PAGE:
The Algona Upper Des Moines from Algona, Iowa on March 24, 1955 · Page 9
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The Algona Upper Des Moines from Algona, Iowa · Page 9

Algona, Iowa
Issue Date:
Thursday, March 24, 1955
Page 9
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Page 9 article text (OCR)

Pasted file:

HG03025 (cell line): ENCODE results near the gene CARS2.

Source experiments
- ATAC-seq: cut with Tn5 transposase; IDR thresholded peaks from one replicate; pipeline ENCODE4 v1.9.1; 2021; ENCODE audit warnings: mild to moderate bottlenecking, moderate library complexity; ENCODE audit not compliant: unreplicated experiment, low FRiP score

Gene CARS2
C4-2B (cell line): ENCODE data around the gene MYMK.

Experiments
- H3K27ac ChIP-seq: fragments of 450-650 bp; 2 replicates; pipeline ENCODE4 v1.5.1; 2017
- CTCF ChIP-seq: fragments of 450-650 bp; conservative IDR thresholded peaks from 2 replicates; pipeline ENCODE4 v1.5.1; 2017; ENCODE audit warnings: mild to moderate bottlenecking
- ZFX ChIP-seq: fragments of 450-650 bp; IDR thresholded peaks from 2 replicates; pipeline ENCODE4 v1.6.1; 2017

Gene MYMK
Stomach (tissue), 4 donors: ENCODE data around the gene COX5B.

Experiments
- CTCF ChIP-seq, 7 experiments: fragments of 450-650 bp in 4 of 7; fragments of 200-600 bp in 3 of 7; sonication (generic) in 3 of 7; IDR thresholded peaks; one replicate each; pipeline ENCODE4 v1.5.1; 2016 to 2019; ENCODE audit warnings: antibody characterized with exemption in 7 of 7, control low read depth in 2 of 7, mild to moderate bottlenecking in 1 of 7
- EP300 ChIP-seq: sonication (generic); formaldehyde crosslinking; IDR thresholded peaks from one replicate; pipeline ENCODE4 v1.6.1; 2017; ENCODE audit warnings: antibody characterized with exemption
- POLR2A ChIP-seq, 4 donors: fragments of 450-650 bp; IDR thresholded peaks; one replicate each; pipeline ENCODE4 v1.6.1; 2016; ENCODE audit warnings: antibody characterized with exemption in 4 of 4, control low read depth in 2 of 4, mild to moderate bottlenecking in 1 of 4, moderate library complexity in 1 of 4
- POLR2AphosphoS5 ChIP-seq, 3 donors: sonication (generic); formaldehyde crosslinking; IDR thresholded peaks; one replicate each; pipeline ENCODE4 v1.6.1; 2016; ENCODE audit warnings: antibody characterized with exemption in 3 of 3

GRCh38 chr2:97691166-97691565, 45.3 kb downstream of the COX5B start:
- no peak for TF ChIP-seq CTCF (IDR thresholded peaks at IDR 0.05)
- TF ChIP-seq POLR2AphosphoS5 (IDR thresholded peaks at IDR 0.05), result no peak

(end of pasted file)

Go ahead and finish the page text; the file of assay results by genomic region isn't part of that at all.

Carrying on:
March 24,1955 March 24,1955 32 Women In Bus Tour To State House § We«ley — Mesdames John Huff, iEWarles Nygaard, Theron Harisen, fj&lehn Gabrielson. Edna Wubben, %oe Tlauptman,- Don Kraus and tLois Bentele joined 23 other Kos- Sfsuth County Farm Bureau women IMarcli 16 on a chartered bus trip % Des Molnes arriving in.the *capitol building at 10:30 a.m. , £ Th°y saw both the senate and fehouse of representatives in session land noted the voting by machine and the passage of a'6111. , : They enjoyed .lunch, in the •apitol visited the law library, suporeme court chambers, historical, building, art center,- Farm Bureau headquarters, met Governor I Hoegh and sat in his chair. Enro/ute home they toured the state college' campus at Ames. * Mr and Mrs"/Al Wagner are expected home soon from rf months in Deayer, Colo. Halvor Flom'Sr., observed his 88th birthday, 1 March 16. His granddaughter, Sandra Flom made and . decorated a birthday cake. The Lionp- club met Wednesday, Mar^h v 23. The.Miriam circle served the .luncheon. R. C. Bauer bought the Holland home, formerly the Lawsdn property. He, will rent it. Mr and Mrs Russell Swanson,! Mr and Mrs Richard Madsen and Mr and Mrs Merle Muhm joined a 'eroup of relatives Sunday, March 13 at the Paul; Madsen home north- of Britt to honor the birthdays^ Mrs Paul Madsen { Richard Madsen and Mrs Muhm. Robert Weiland. son of Mr and Mrs Richard Weiland of Britt left last week for army service. He and Bonnie Ostercamp were married last November. 27 m Britt. Mr and Mrs Charles DeRose are leaving soon for a new home in California following 3 months at the parental Mrs Bettie Wester home. ^ After the Un'ted States purchased the Danish West Indies m 1917, the name was changed to Virgin Islands. 50 New Cars Sold Past Two Weeks, County Fifty new cars and trucks were registered in the office of the county treasurer during the past two weeks. New owners are: Chevrolet—Donald Multhauf, Titonka; George Murphy, Fenton; Vic Perkins, Whittemore; H. V. Nims, LuVerne; Walter Zielske, Bancroft; L. J. Badje, Buffalo Center; C. T. Beaver, Fenton (2); D H. Berkland, Fenton; Chester iide Story ofthe Utew »..»-•'-',• ~T •* ' • •__ *$*" "' H^ N-I1 NWII TtBEWESS TIRESUialai* UL ^7v5 Bf^F**'-' i, «• aj^wwjL™* g/ v ^^ _ ^^ ^ Owners^withjubcless Tires at NoExtra Cost A NEW day has dawned lot tn , . .-!,« jt$ place widi the first non-skid tread, the nrs f\ i :^.i T,,KolA« tires are now Standard.equip- ***• f : , L - H_ / ._ .if. *nA manv othe: Fitch, Algona; Carl Gieskmg, Titonka; Hoyt Raney, Wesley; J. A. Reed, Algona; E. R. Mansager, Fenton; and C. F. Welp, Bancroft. Ford—George's Body Shop,-Algona; Robert Hutchinson, Lone Rock; William Langman, Algona; Loyal Gingrich, Titonka; Howard Bollig, Fenton; M. F. Amfahr, Algona; Q. A. Bjustrom, Burt; W. H. Brandt, Titonka; H. H. Hutch- Inson; Senus Isebrand, pickup, Titonka; and Ervin Ulses, Burt. Olds—Harold Frideres, Qttosen, Geneva Hilton, Algona; G. E. Cook, Algona; A. J. Krarners- meier, Swea City; H. M. Mertz, Wesley; and L. T. Roat, Wesley, i Mercury— Melvin Finch. Bancroft; Rita M. Frankl, Irvington; 3 A. Sleeker, Titonka; Ben Bailing, Burt; Mrs Jack Reisdorfer, Lakota; and J. M. Vollmar, Ban- "poniiac—H. G. Hamilton, Ban- Bu'ick—M. H. Brower, Algona; Edmund Larson, Burt; Elver Marquardt, Algona; . Elizabeth Murray, Bancroft; Charles Qs- bbrn, Fenton; and R. V. Sorensert, Studebaket — Alphons Be'rte, Bode. •Nash—Leo Bleich, Wesley, bodge—Robert Hogan, Whitte- Plymouth—Andrew Torkelson Elmore; Bob Vaske, Bancroft. JReseal Program is Announced Retires After 35 LUVERNE NEWS Years, RFD Carrier Kept 3 And 4 Horses Before Days Of Auto day i! Tubeless tires are »««- * » 3n «i VH the new 1955 cars at NO EXTRA COST, yarn now, tubeless tires have always sold at premium 'paces. But Firestone, after years of research and -after .investing many millions of dollars in engineering, m I facilities and in new. equipment, showed the industry I how » btmVl them to seU at the price of a conventional 1 tire and tube, •'."''•'• Yes, Firestone, the Pioneer and Pacemaker, k»J» n < ? The new Firestone De Luxe Champion Tube- , rs s?« tss £ straight-side tire, the first balloon tire and many other Firestone "firsts" as a notable contribution to automotive safety, comfort and economy. t If you buy a 1955 model car, have it delivered on Firestone De Lux* Champion Tubeless Tires. Or, it you continue to drive your present car you can have it equipped with Firestone De Luxe Champion Tubeless Tires without changing your present wheels or rims, and get a generous allowance for the unused mileage in your present tires. A' reseal program for farm- stored 1954 barley, oats, rye, Wheat and flaxseed will be m effect in Kossuth county, it was announced this week by Herman J. Studer, office manager of the county ASC. As of February 15, there were 143,607 bushels of 1954 oats under farm-storage loans m Kossuth county, 3477 bushels of bar ley and 1130 bushels of flaxseed. There were additional quantities under warehouse-storage loans but only farm-stored commodities are eligibla for resealing Mr and Mrs Stanley Gennch had as Sunday evening dinner guests Mr nnd Mrs John Bockes and Kathryn, Miss Verlaine Johnson and Junior Harclcopf. The occasion was the birthday of Mr Bockes, father of Mrs Genrich Mr and Mrs Bonnie Elifritz entertained guests Sunday in honor of the fourth birthday of their granddaughter • Cindy Marie Youngwirth of Mason Qity. Mrs Martha Schneider, daughters, Mrs Eleanora Eustace and Mrs Elda Kollman, her daughter Mrs Harold Nielsen Jr., helped Mrs Chester Stoddard observe her birthday which is Mar. Mr and Mrs C. B. Huff, left Friday morning to spend the weekend with their son at Fort Riley, Kansas. Henry Loerwald and Mrs Cecil Baker were m charge of their cafe. . Marsha Prior, attending Iowa State Teachers College, spent the weekend in the home of her parents Mr and Mrs William Prior, Donovan and Sally. Mr and Mrs Elmer Merkle, sons, Kevin and Curtis of Saint Paul, Minn, spent over Sunday in the home of his sister Miss Esther Merkle. Elmer also visited his father George Merkle, patient in Roberts Rest Home in Algona. Mr and Mrs Gilbert Rowen, Faith Ann and Larry visited Sunday in Rowan. They attended the 50th wedding anniversary for his aunt and uncle Mr and Mrs W. H. Bingham. Lightning damages or destroys an average of about $18,000,000 worth of property each year. Only Firestone Gives You All These Built-in. Advantages Mowovt Protection Then* no wbe » p*a& or explode! J. The Safety-liner, which holds the ..tig, $ *bo reinforces the tiie ... m«e«d ot ' . ctangerou* btowoot you get» bun*lest dow leak. ' Qototor Rmtmng No hum or whine because «e«d ete- neacs overlap e»efa °*er to prevent rhythmic vibrtripn. Silent Safety. Grip Tiead woii't squeal even on sharpest turns. Thi, new cord; treating factory Firestone-Gum-DipRirig process ing,a new process which takes.the stretch out X The result::!,'greater blowout ^^rKond longer tir« life; No-other tire gives you this sofety feature. |pw SWd Protection jfcwlf (teigned »aeot tr«a h« mow noo-tk'id angles . . • moreikid-pro. Meting edge* than ever before . . ., E 70* «*** »kid-reji«er« AM oedinatr .***• , • Puncture Protection If * naH or any sharp object should penetrate this tire, the Safety-Liner .rips it and slows air loss ... No sudden flat tires, no need w change flan on the road. Greater Comfort r »ew KoTKM ««d compouwU tod fcrible trewl design »b»rb bumpi Md ia»d »hock »nd coihk>n the ride. BUmfattioa of the inner tube »bo pcofidet • wfter ride, ^, Longer Mileage Tread is compounded of tough wear, resistant rubber for extra mileage Safety-Tensioned, Gum-Dippedt Cord Body prevents tread cracking and can be retreaded again and again. • Also tvaBable foi use with tube, t T.M. Reg. U.S. Pat. Off. one In February, Oliver Kinseth of Ottosen retired 'after serving as a mail carrier since May 20, 1920 In 1920 Ottosen had two mai! routes, and Mr Kinseth traveled 28 miles, mostly by team and buggy for the first few . years. Dave Anderson had the other route. In 1934, when Mr Anderson retired, Mr Kinseth took over the combined routes, making a total of 54 miles. In 1920 there were no graveled or graded roads, and 28 miles of travel,6 days a week, was indeed a big 3 ° Mr Kinseth had a mail buggy, sled runners on which the mail cab was placed in winter and a Model T Ford. However, the car could seldom be used except in the summer when the roads were Tri his second year at the job, road improvement began, but it was many years before they were all improved. Mr Kinseth kept from 3 to < horses, which were alternated from day to day. Mr Kinseth would carry a stick to clean mud off the buggy wheels when the roads were muddy. There would be times when the double trees would break, then he'd tie the lugs to the tongue with a chain, go on to the next farm house and borrow what he needed. There were two severe winters, 1926 and 1936. In 1926, Mr Kinseth just couldn't face a severe storm, and the horses could hardly either, but he let them go under their own direction. They crossed three fences and Mr Kinseth was glad when they finally reached the Herbert Blake farm. He stayed there two hours until the storm abated. There was always the problem of keeping warm; -Mr<: v KinsettV solved this by using a foot warming, in which cakes of coal were placed. A lantern was also used to give heat OLIVER KINSETH (Cut Courtesy Fort Dodge Messenger) Mount O. Kinseth Jr. of Algona, Mrs Olvin Haugc, Richard Kinseth Jerry Kinseth. Mr Kinseth has served under five postmasters, Ed Granseth, T. H. Nickson, Chris Ottosen, G. I. Purdy and Edith Jacobson. His son, Richard, has been hauling the mail since Mr Km- seth's retirement. Place Estimate On Drainage Cost Two representatives of Buell & Winter, Sioux City engineering firm, appeared at the meeting of the Algona city council March 10 and gave a report, including cost estimates, of a proposed storm sewer drainage system for the northeast portion of Algona. L. A. Winter and Thomas Weeks presented the story and «. *„ -*Urt xiriitnnil Thi? flrfea. S 1 ' 1 - ll^MW. The winter of 1936 was the - -•,•" figures to the council. The consisting of about 300 acres of land, was divided into three sections when, the survey was made , a short time ago. to worst of all. During the whole month of February the roads were filled with 'snow, and if they were plowed out, there'd be another snowfall. In 1936, when it stormed so badly that some of the school children were kept overnight at school, one lady called up and wanted to know why the mai wasn't in their box. It was there! It had been delivered late in the day after she had been to the mail box. The Mads Gunderson family has been especially kind to Mr Kinseth. Every year for the last 20 years there's been a Christmas gift for him in the box. A couple of other families have remembered him at Christmas also. There have been ducks, chicken, neckties, socks, candy, etc. During the Christmas season, Mr Kinseth remembers storing parcel post in a garage along his route, thus helping the parents conceal gifts. Often people would ses him in town, and ask him not to deliver certain packages *„ tiiom nn a Saturdav. and he a a snori. uinc "&". "--•" -.-—c» the estimate, total cost of the project would be $134,010, and would be paid for by assessments on the property affected, and long-term bonds would be sold to carry the balance. . Original estimates as to the cost of the sewer work ran as high as half a million dollars. The council began, serious consideration of the sewen problem last spring and summer when heavy rains caused severe flooding and property owners appeared and asked the council to help alleviate the situa- ' Many new homes have sprung up in .the area since the war, and the lack of proper storm sewer facilities has been known for some ^'section one of the area involved consists of land in the east portion of town and totals 115 acres. Cost of the work for this, section would be $84,404. Section two,52 acres, lies south and east of the Milwaukee Depot and would cost $18798 for proper drainage faciu- ies. Section three, rnnsistine ot 'DELUXE Bradley Your Firestone Tire Headquarters • Big trade-in on your old washer Famous NORGE Time-Line Control .. • simplest, easiest-to-use, most flexible control ever designed; lets you wash full loads, partial loads, delicate \vashables. • Low down payment—easy term« Special "Suds Return" ,.. built-in feature, at no extra cost, lets you save and re-use hot, sudsy water. Money-Back Guarantee. not completely satisfied, after 30 days, we giv* you back your montyl THOMAS SKEL6AS Phone 221-W, Algona to them on a Saturday, and he d wait until the following Monday. One lady occasionally had trouble starting her washing machine and he was called on for assistance. The late Matt Mertz, who lived alone, told Mr Km- seth that it the mail box flag was up, he should come in and see what might be wrong. Only once was anything wrong, but the flag was not up! , Mr Mertz had put up his ladder along the side of the house and climbed up onto the roof to make some repairs. The horses grazing in the yard, had knocked down the ladder. When Mr Km seth, came along the road he spotted Matt Mertz frantically waving from the roof of hi The early automobiles used b Mr Kinseth would often giv trouble, and broken axles were not uncommon. Once he ran into he ditch with his buggy, and had o be pulled out. Once he was kicked by a horse, and had to pend a week recovering at home. Mr Kinseth had'to stay overnight in winter weather only twice, once at the Severson farm, now farmed by Johnnie Christenson and once at the Clave farm now farmed by Howard HeUick- son. Although he was near the cemetery, Mr Kinseth did not know where he was but he couldn't go on so he followed thi fence until he came to the Clave d Mr' Kinseth has always been busy. He owns an acreage to the north of town which he has farmed for many years. _ He is handy as a carpenter ana pa er At one time he milked norn four to seven cows, but as hi" family left home he quit this. Mr and Mrs Kinseth are th. parents of six children, Mrs Rob ert Naeve of Dakota City. Mr es ec , 30 acres, lies north and east of he Milwaukee Depot, and could je tiled at a cost of $31,348. No final decision has been made bv the council concerning the actual job. It is not known whether all three sections would be urnished with storm sewers at his time but it is hoped the pro- ect can be tackled. The fact that he cost is lower than expected certainly makes it more possible. The board of trustees met with the council and an agreement was reached so that earth can be hauled from the site picked for a city street shed just north of the present shed. Dirt will be hauled out for many city jobs, thus doing . . . : v. i „ 1» n t m t tt 11 r a JameTBarber of West Bend OUl 1U1 UUUIJ *-ivj j««~, — —.-. away with a possible last-minute excavation job when, and if, a new building is constructed. City bills were paid, two-hour parking signs were ordered to be jlaced in front of the V.F.W. building on East State street, and building permits were allowed for he following persons: Russell Sands, Bernard Dahlhauser, Dr. Robert Horton, William Leek, David Gouge, Evert Richardson, S Boharmon and Ida Chism. City Engineer Lewis Ferguson was instructed to have appraisers work on the black top schedule. Much blacktopping will be done in the city when" the curb and gutter project gets underway soon. Joyce Riebhoff 4-H Hostess The Cresco Chums met at the Joyce Riebhoff home with Ann Smith assisting. A talk on "Points About Shoes'" was given by Fred Shilts and "Correct Posture," by Rosemary Kramer. Judy Adreon gave »' demonstration. Seventeen members were present. Guests were Mrs McNeil^ Mrs Smith and Mrs Adreon.